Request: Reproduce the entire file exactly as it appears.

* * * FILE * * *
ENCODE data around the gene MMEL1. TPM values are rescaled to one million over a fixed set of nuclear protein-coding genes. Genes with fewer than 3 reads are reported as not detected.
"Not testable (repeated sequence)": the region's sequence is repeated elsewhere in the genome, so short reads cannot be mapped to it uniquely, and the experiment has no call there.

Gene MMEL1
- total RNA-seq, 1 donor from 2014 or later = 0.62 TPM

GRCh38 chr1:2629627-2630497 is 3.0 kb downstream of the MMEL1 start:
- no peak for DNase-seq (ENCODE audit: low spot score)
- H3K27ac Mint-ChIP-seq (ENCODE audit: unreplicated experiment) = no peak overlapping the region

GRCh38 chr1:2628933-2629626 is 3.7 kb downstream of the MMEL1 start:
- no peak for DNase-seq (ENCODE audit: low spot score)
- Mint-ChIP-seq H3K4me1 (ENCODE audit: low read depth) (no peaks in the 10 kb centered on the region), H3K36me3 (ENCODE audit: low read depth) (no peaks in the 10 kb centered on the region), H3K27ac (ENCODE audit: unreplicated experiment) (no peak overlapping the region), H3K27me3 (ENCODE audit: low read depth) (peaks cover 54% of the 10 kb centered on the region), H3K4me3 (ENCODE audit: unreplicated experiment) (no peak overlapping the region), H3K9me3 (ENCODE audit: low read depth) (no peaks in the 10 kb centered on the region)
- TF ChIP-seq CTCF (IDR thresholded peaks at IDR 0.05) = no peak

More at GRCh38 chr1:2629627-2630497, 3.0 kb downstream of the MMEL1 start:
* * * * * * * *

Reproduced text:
ENCODE data around the gene MMEL1. TPM values are rescaled to one million over a fixed set of nuclear protein-coding genes. Genes with fewer than 3 reads are reported as not detected.
"Not testable (repeated sequence)": the region's sequence is repeated elsewhere in the genome, so short reads cannot be mapped to it uniquely, and the experiment has no call there.

Gene MMEL1
- total RNA-seq, 1 donor from 2014 or later = 0.62 TPM

GRCh38 chr1:2629627-2630497 is 3.0 kb downstream of the MMEL1 start:
- no peak for DNase-seq (ENCODE audit: low spot score)
- H3K27ac Mint-ChIP-seq (ENCODE audit: unreplicated experiment) = no peak overlapping the region

GRCh38 chr1:2628933-2629626 is 3.7 kb downstream of the MMEL1 start:
- no peak for DNase-seq (ENCODE audit: low spot score)
- Mint-ChIP-seq H3K4me1 (ENCODE audit: low read depth) (no peaks in the 10 kb centered on the region), H3K36me3 (ENCODE audit: low read depth) (no peaks in the 10 kb centered on the region), H3K27ac (ENCODE audit: unreplicated experiment) (no peak overlapping the region), H3K27me3 (ENCODE audit: low read depth) (peaks cover 54% of the 10 kb centered on the region), H3K4me3 (ENCODE audit: unreplicated experiment) (no peak overlapping the region), H3K9me3 (ENCODE audit: low read depth) (no peaks in the 10 kb centered on the region)
- TF ChIP-seq CTCF (IDR thresholded peaks at IDR 0.05) = no peak

More at GRCh38 chr1:2629627-2630497, 3.0 kb downstream of the MMEL1 start: